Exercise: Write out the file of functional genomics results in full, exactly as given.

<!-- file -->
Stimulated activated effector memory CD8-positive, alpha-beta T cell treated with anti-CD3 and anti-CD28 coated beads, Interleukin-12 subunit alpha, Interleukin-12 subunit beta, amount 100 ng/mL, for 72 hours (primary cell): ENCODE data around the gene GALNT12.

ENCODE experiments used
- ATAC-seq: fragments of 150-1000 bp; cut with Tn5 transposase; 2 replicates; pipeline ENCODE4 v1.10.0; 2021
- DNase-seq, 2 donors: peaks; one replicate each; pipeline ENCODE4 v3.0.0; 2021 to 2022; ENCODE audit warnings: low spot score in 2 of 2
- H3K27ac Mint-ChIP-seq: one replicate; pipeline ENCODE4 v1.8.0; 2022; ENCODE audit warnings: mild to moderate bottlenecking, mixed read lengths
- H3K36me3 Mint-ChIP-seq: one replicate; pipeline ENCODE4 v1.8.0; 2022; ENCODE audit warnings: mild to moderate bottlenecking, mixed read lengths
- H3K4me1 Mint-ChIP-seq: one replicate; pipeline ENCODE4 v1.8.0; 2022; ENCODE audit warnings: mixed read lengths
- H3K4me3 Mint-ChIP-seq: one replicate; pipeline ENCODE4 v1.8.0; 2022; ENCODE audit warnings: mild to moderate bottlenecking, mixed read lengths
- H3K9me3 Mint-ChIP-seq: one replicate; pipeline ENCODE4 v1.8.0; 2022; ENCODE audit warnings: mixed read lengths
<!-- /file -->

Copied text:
Stimulated activated effector memory CD8-positive, alpha-beta T cell treated with anti-CD3 and anti-CD28 coated beads, Interleukin-12 subunit alpha, Interleukin-12 subunit beta, amount 100 ng/mL, for 72 hours (primary cell): ENCODE data around the gene GALNT12.

ENCODE experiments used
- ATAC-seq: fragments of 150-1000 bp; cut with Tn5 transposase; 2 replicates; pipeline ENCODE4 v1.10.0; 2021
- DNase-seq, 2 donors: peaks; one replicate each; pipeline ENCODE4 v3.0.0; 2021 to 2022; ENCODE audit warnings: low spot score in 2 of 2
- H3K27ac Mint-ChIP-seq: one replicate; pipeline ENCODE4 v1.8.0; 2022; ENCODE audit warnings: mild to moderate bottlenecking, mixed read lengths
- H3K36me3 Mint-ChIP-seq: one replicate; pipeline ENCODE4 v1.8.0; 2022; ENCODE audit warnings: mild to moderate bottlenecking, mixed read lengths
- H3K4me1 Mint-ChIP-seq: one replicate; pipeline ENCODE4 v1.8.0; 2022; ENCODE audit warnings: mixed read lengths
- H3K4me3 Mint-ChIP-seq: one replicate; pipeline ENCODE4 v1.8.0; 2022; ENCODE audit warnings: mild to moderate bottlenecking, mixed read lengths
- H3K9me3 Mint-ChIP-seq: one replicate; pipeline ENCODE4 v1.8.0; 2022; ENCODE audit warnings: mixed read lengths